Back to Olympic

HOH Tryptich, no.1

After much hemming and hawing, head scratching and pontificating it looks like it’s been decided. Back to the Olympic Peninsula the last week of September, 2017. This page has been established to – more than anything else – save the map I created in Google Maps. I couldn’t figure out how to preserve the route established without embedding it (or posting it on facebook), so this blog post will serve as a center point of activity moving forward. For now the post is private. Maybe that will change, maybe not.

I’ve been strategizing shooting for the trip. I began thinking it would be fun to go totally old-school with just the F2’s. Once I woke up from that fantasy (think lack of weather sealing and weight of each camera) I expanded the plan to simply 35mm. I ordered a Nikon 24mm PC-E lens from borrow lenses, but after reading more about the lens and remembering how I struggled to use it last time shooting aspen, reconsidered – and canceled. The real problem is filtering, and the fact that my Cokin P-Series will vignette at 24mm. This means ordering a whole new set of filters – which would cost a fortune – and isn’t practical. Going through the trouble and expense of renting the lens just to either not shoot with a graduated ND – or correct vignetting after the trip – didn’t set well. It also meant stocking up on 35mm Velvia. A quick price check at B&H revealed $14/roll turning it into a pretty expensive proposition. I began to consider a more austere approach: spending as little as possible in preparation and use the myriad of resource I already have on hand – rather than acquiring anything – or as little as possible – new.

Evening on the Columbia River, eastern Oregon (2011)

I’ve settled on the 645 system. I have a combined 1,600+ frames of b/w and color frames in the fridge, ranging from expired Portra 160VS to Ektachrome 100VS to Velvia 50, and even some (long) expired Fuji Chrome film. I also have Portra 160, 400 and 800 I’d love to shoot if I run out of chrome film. Combined with plenty of 120 black and white film in a variety of flavors and 2x Mamiya 645 cameras and 2 backs for the TL it was decided.

Shrine to Second Beach, Olympic National Park, Washington (201)

With a full compliment of Mamiya lenses and whatever 35mm gear I want to bring – I’m already more than prepared to shoot a lot of film this trip. Perfect.

Kepler Cascades, Yellowstone National Park, Wyoming (2011)

You can see by the map I’m planning on a pretty direct route there. Last time (2011) I took 3 days to do the drive, arriving in Seattle to pick Andy up at the airport on day 3. I’d like to shave a day off that and spend as much time on the Peninsula as possible. When it’s time to leave I’ll head north to Port Townsend, cross by ferry to Coupevill and head up and over the North Cascades Highway. There are a few stops I’d like to make along that drive, including Cascade Pass – which is an easy hike to some pretty amazing views.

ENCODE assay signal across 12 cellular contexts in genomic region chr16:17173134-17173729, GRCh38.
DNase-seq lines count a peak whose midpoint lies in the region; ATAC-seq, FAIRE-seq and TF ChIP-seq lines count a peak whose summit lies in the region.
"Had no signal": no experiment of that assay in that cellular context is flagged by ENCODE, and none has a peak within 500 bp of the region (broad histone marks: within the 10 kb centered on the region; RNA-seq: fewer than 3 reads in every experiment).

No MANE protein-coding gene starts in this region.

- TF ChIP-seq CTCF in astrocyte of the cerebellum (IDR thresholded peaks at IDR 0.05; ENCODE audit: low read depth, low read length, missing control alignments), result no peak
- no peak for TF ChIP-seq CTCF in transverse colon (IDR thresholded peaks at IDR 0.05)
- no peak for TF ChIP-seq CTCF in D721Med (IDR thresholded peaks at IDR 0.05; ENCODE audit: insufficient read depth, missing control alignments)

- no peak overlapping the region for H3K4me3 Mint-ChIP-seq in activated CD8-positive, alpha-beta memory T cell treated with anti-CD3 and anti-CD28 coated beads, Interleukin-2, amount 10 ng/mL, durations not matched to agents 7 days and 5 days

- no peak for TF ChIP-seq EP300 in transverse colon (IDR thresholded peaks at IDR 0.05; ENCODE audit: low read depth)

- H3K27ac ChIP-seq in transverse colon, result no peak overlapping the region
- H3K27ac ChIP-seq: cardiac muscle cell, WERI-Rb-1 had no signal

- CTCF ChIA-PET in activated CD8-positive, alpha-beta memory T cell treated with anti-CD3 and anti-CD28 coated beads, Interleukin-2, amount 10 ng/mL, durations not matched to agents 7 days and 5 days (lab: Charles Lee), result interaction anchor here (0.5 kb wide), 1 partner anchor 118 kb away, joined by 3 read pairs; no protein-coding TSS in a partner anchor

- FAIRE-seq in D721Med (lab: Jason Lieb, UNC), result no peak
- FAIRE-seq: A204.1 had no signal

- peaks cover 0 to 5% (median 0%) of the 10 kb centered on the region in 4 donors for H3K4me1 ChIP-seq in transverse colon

Second Beach Forest, Olympic National Park, Washington (2011)

We’ve discussed bringing the Outback, but I’ll instead take the Trib. It’ll cost more in gas, but I’ll be more comfortable if I need to sleep in it, and it will allow the Outback to remain here for use. As much as I like the thought of saving money on fuel (less of it with the Outback, and lower octane = cheaper) – somehow it doesn’t feel right to omit my old friend from the trip.

Snake River, Grand Teton National Park, Wyoming (2011)

Budget wise I’m in good shape providing I make good decisions. I’d like to carve out a few nights in motels along the way, but for the most part will be camping. My plan is to return by October 2nd, but if I am a day or so beyond that it shouldn’t be a serious problem.

Rialto Beach, Olympic National Park, Washington (2011)

More to come – but it feels good to have started the Travel log. I’ll be iPhoning it along the way with photographs and try to keep the blog updated. It would be nice to have a streamlined method of posting as I go so I’ll bring the iPad anticipating have time at the end of each day.

Excited to get back North. After 6 years it will be good to return.

August 30, 2017

Trib in Town Hotel parking lot just before we discovered the battery had gone dead during the previous night.

Put a new battery in the Trib today. Six years ago the battery died in the Town Hotel parking lot one morning and we had to scramble at the local auto parts store to get a new one in. Judging by the appearance of the one I just pulled out there’s a good chance the same thing would have happened. It had a 10/14 sticker on it, meaning it was just about 3 years old. But the tell-tale was the acid-etching in the top case of the battery indicating its been leaking. Costco has (Interstate) batteries considerably less expensive than the traditional auto parts store. This one ran 75$ plus tax, after a $16 core charge they refund when you bring your old battery back. Every other place was $125 or more.

Camping at Klaloch Campground, Olympic Peninsula, Washington (2011)

Also today: made a reservation at the same Town Hotel (looks like it has changed hands since 2011) we stayed at last trip. If you stay more than 3 nights the rate is $60 per. I have a room on Saturday the 23rd when I arrive – until the 26th with the option to stay longer if desirable. I like the idea of having shelter the first few nights to get my plan figured out. The only way I can see staying longer (and not camping) is if it’s pouring rain. Aside from that I’d like to camp at Klaloch a night and sample some of the several other campgrounds in the area.

Coffee outside the Town Motel in Forks, Washington, 2011. This was the morning the battery in the Tribeca died, forcing us to scramble to the local Auto Parts store for a replacement. Learn something: this year we’re ahead of that game.